Blacks who passed for Whites in America: “She missed her father’s funeral, & never saw her mother or siblings again” – NPR

October 13, 2014

Arts & Culture, USA

‘A Chosen Exile’: Black People Passing In White America by Karen Grigsby Bates is “a history of racial passing in American life.”

The idea of walking away from family, friends and the whole of one’s past to another race may seem strange, bordering on bizarre, to many of my visitors who may wonder how one would want to walk away from family traditions, shared joys and many other things that bind us to our first socializing community, especially Africans and Asians to whom families seem to be closer than Western societies.

To understand why some may choose this path, one must understand Slavery in America and the intractable legacies of two societies it has left behind: a White society that gets all the breaks and a Black one whose most citizens have to claw and be often many times as good as their White counterparts to get their feet just on the lowest step of the ladder of success.

I should be able to get my hand on this book before the year runs out, and prepare a fairly-deep review in the usual manner of my blog so that those not in a position to get their hands on the book can have an overview of Ms. Hobbs book.



Loss of self. Loss of family. Loss of community. Loss of the ability to answer honestly the question black people have been asking each other since before Emancipation: “Who are your people?”

“The family jokes, the oral history every family has, and repeats and passes down,” Hobbs muses, “those things are lost to people who pass.” She figured if she had a passing story in her family, there must be many other families who did, too.

Read the NPR article:


While Hemings did not pass for a White, the difference in life’s opportunities for the very fair African-Americans during slavery should explain why such would be tempting.

MONDAY, OCTOBER 13, 2014. 3:20 p.m. [GMT]

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2 Comments on “Blacks who passed for Whites in America: “She missed her father’s funeral, & never saw her mother or siblings again” – NPR”

  1. Wande Says:

    Thanks tons for the blog entry on ‘A Chosen Exile‘.

    Perfect timing for me as I only recently started reading articles on this website- and it has made me very thirsty for more stories on the amazing strength of the ones before us. Incredible!

    It is hard to imagine the painful sacrifices people had to make to live normal lives. I think of how much family means to me and it strikes me that … although they may have succeeded in creating a completely different identity, it would have been a daily … hourly, lifelong struggle to numb their hearts and minds to thoughts and memories of their families and friends. Ah! and not being able to talk about family or refer to them in conversation??

    We have lots to be grateful for … and roles to play in the prevalence of good in our world. Can’t wait to read your review.



    • emotanglobal Says:

      Thanks for this succinct contribution, Dear Yewande.

      I’ve shared material from on the old blog, in the past. You may recall Rhonda, the African-American weather-woman who was fired from her job for answering back a viewer who made remarks unbecoming about her hair:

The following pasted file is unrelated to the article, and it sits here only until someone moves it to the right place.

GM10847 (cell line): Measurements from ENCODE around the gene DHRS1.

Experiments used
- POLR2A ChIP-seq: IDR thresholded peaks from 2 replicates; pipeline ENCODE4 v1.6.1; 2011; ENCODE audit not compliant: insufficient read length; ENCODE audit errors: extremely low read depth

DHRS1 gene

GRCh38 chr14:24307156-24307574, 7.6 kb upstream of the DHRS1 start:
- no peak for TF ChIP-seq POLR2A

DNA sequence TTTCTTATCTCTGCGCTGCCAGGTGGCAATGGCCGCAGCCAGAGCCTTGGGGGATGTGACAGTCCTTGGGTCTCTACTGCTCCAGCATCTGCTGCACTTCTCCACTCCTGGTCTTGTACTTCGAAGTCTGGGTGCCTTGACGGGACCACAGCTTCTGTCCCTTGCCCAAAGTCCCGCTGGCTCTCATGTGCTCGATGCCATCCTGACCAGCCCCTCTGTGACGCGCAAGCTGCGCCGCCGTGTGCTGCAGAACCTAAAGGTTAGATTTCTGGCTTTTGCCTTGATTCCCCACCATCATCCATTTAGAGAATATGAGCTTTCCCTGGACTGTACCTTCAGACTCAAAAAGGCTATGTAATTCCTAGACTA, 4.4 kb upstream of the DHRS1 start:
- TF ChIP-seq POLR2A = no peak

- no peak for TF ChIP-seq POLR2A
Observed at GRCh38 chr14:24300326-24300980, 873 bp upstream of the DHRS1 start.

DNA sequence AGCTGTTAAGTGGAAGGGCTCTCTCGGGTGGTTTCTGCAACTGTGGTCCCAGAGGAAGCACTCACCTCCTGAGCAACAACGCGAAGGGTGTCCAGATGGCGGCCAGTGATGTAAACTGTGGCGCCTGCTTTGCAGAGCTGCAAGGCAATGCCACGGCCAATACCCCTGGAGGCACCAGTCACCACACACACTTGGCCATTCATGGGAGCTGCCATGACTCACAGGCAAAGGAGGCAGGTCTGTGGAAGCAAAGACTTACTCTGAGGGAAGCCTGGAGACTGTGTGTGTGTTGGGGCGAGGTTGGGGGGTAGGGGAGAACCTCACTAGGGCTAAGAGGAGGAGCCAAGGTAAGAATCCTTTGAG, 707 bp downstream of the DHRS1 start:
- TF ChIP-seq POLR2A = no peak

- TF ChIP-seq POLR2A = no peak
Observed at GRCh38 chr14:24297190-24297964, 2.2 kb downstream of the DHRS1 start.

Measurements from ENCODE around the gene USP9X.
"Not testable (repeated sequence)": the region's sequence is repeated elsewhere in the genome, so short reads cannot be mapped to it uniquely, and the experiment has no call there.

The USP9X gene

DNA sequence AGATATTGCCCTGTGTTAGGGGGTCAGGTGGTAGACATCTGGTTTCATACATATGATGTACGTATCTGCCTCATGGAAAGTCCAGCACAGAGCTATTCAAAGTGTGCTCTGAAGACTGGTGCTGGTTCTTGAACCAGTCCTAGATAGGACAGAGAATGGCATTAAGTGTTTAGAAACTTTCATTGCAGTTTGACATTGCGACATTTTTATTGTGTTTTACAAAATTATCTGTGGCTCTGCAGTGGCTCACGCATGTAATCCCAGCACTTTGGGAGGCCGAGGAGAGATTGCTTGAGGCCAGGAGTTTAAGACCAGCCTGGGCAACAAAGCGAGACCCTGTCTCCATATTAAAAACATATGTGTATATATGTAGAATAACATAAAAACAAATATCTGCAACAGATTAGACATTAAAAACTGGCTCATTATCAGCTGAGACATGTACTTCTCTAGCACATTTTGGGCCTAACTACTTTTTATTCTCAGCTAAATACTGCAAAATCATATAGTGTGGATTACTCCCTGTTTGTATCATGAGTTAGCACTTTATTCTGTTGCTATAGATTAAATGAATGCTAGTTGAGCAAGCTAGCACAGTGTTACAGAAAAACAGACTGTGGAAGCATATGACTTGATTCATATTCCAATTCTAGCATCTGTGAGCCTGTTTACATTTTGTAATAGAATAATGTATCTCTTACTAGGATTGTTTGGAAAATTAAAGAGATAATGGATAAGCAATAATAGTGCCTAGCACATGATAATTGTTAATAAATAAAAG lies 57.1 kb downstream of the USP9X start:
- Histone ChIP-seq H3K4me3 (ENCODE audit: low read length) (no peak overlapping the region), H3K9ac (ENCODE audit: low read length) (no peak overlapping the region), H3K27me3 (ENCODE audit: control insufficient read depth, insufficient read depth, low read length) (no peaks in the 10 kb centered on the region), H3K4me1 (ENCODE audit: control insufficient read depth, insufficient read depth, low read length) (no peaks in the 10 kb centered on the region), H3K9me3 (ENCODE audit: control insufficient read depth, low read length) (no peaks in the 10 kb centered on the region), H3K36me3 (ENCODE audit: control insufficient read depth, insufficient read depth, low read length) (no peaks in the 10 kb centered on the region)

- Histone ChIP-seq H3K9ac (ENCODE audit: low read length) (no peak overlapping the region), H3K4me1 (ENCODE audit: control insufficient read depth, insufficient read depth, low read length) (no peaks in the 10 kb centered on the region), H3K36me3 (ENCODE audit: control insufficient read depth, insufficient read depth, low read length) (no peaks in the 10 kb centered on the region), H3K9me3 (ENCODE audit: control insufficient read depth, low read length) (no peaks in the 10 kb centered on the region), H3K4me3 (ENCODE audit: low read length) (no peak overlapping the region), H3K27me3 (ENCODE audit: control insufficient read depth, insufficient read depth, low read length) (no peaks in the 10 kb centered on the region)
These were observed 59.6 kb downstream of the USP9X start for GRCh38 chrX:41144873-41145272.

All these booby traps that stand in the way of achieving success for African-Americans lead many to choose the path of lives of NOBODIES: people without families, without pasts, without family traditions, et cetera that must be hidden from the lives they chose, rather than face the person that God made them to be.

      I know, I cannot imagine myself without perhaps the most important part of how I am who and what I am: my past.

      I do not remember if you were in Peju A’s class, the tiny pleasant girl who announced she did not know her hometown and that no grandparent ever lived with them at Ibadan when I gave an essay topic on ‘my home town’, to which I responded it was impossible and that she should ask her mom at half term with these exact words: “Auntie says I cannot know where I am going in life if I do not know where I come from”. After the half term break, she announced the name of a small town near Osogbo (Ilobu) to which I told her there’s nothing wrong with coming from a small town. I also asked if there was anyone in the class who did not know my hometown, Iju, a small town in Ondo State but perhaps with more Ph.D. degree holders, more medical doctors and more first degree holders than some states in Nigeria!

      Not knowing where one comes from would be mostly the fault of OTHERS who raised the child but knowing and trying to walk away and obliterate it completely from one’s life is the person’s fault but then, again, may be we have to walk in the OTHERS’ shoes to really know what kind of desperation, inadequacy, despondency, lack of love, et cetera drove/forced a person to a life of “self exile.”

      I’m happy you see the story of the self-exiled African-Americans as that of a people we should love as much as those who stood up for who they were. Yeah, “the amazing strength of the ones before us. Incredible!” – is to be praised and cherished for courage.

      I can’t wait to get my hand on the book so that I can share the contents with you and those of my visitors who may never get a chance to read about a people not only for whom we must remain non-judgmental but about race discussion in America.




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